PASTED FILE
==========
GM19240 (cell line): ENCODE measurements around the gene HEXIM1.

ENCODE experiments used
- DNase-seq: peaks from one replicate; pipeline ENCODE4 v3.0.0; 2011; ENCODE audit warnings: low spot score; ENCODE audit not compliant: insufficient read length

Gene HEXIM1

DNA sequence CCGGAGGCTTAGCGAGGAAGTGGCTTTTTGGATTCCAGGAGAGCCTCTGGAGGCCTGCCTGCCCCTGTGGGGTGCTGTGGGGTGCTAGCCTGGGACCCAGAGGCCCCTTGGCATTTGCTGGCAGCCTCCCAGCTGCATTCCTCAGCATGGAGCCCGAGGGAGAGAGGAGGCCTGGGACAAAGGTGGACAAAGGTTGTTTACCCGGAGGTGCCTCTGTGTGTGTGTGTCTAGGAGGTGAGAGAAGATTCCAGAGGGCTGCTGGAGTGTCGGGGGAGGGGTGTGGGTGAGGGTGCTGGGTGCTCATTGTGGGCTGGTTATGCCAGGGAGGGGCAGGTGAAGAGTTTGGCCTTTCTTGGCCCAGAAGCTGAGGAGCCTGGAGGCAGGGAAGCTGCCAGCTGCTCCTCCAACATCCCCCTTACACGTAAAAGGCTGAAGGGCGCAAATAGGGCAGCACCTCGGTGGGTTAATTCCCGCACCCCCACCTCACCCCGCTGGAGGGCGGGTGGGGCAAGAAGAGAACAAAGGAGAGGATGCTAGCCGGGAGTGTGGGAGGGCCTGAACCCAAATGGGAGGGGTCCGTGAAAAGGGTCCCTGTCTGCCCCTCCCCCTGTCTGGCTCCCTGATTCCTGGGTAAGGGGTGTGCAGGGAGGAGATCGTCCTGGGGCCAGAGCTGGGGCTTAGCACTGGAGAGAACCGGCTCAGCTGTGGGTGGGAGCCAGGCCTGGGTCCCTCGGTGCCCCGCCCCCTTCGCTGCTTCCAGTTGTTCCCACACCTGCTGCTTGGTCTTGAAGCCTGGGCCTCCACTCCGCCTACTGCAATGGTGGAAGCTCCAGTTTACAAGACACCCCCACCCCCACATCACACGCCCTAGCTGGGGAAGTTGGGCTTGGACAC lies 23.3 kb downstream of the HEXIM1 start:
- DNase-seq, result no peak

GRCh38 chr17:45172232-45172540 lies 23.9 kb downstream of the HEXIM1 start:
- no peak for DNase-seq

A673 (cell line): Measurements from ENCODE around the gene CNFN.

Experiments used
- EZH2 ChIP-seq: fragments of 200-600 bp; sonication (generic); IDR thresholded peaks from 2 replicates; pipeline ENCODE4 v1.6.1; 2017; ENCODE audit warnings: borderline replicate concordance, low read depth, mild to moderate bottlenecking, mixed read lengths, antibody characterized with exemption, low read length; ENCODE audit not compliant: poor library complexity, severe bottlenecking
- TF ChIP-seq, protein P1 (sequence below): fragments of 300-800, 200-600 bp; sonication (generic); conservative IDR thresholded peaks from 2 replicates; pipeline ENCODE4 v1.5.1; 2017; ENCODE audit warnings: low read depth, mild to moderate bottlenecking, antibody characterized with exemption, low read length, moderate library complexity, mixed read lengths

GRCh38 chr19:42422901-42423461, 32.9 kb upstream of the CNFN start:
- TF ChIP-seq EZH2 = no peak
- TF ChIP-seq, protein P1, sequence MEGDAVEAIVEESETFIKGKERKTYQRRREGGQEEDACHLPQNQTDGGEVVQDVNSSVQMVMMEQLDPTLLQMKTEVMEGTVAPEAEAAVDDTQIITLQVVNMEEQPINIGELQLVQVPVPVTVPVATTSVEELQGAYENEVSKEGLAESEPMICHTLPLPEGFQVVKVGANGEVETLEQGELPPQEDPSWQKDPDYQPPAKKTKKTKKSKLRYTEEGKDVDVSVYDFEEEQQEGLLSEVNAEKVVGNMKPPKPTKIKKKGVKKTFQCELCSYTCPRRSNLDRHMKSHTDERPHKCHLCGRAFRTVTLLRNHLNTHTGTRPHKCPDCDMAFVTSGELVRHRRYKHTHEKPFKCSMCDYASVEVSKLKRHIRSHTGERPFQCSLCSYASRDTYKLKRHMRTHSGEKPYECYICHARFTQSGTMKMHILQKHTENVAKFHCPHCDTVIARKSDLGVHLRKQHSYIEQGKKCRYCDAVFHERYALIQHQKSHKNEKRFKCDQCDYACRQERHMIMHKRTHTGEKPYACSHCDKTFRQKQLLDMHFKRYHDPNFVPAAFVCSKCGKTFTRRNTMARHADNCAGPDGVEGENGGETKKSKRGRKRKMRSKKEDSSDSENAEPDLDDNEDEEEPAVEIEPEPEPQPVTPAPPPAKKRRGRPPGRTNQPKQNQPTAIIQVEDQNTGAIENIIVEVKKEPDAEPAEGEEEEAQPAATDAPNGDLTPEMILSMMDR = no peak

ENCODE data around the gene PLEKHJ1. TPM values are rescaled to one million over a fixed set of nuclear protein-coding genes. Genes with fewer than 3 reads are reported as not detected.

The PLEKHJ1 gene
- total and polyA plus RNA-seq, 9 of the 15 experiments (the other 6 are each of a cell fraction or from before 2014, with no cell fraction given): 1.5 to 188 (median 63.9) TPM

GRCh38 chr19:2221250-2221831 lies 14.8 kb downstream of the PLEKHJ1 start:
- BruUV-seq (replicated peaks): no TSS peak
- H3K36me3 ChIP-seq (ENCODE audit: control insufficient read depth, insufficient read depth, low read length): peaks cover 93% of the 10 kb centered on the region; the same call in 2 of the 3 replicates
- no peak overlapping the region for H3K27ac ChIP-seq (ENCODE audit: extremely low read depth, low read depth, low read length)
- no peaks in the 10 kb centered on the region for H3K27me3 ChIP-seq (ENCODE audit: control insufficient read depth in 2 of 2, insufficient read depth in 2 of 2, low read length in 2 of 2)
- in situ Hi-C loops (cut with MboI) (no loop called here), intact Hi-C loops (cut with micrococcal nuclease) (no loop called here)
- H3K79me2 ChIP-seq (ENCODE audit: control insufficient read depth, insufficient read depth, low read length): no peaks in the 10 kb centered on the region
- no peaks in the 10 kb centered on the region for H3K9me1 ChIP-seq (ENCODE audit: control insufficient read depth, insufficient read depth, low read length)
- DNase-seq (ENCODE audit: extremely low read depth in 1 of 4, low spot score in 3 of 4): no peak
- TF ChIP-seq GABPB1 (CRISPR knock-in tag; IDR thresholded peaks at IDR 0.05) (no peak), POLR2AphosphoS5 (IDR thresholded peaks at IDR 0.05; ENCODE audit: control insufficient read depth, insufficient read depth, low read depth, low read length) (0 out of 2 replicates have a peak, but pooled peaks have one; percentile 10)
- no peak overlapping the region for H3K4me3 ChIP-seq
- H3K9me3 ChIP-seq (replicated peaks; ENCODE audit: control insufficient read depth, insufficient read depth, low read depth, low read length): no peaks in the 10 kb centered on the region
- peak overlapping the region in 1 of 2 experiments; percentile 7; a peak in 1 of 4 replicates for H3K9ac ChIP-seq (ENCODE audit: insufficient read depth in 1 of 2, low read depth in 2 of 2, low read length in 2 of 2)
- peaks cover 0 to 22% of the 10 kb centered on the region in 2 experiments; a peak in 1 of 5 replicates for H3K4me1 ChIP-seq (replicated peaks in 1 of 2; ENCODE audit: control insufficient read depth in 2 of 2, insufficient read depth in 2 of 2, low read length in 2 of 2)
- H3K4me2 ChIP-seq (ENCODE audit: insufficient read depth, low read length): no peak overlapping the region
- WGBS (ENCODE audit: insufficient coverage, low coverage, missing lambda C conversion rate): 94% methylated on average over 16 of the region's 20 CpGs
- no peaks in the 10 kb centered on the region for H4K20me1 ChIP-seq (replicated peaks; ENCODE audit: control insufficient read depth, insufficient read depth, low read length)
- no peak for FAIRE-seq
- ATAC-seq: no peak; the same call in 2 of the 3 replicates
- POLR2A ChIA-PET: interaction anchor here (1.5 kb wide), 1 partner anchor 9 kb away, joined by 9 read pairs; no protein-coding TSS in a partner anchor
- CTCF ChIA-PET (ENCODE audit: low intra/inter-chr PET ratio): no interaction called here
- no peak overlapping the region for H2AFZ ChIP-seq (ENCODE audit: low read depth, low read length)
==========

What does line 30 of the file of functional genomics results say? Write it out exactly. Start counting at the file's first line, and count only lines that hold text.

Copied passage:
- H3K9me3 ChIP-seq (replicated peaks; ENCODE audit: control insufficient read depth, insufficient read depth, low read depth, low read length): no peaks in the 10 kb centered on the region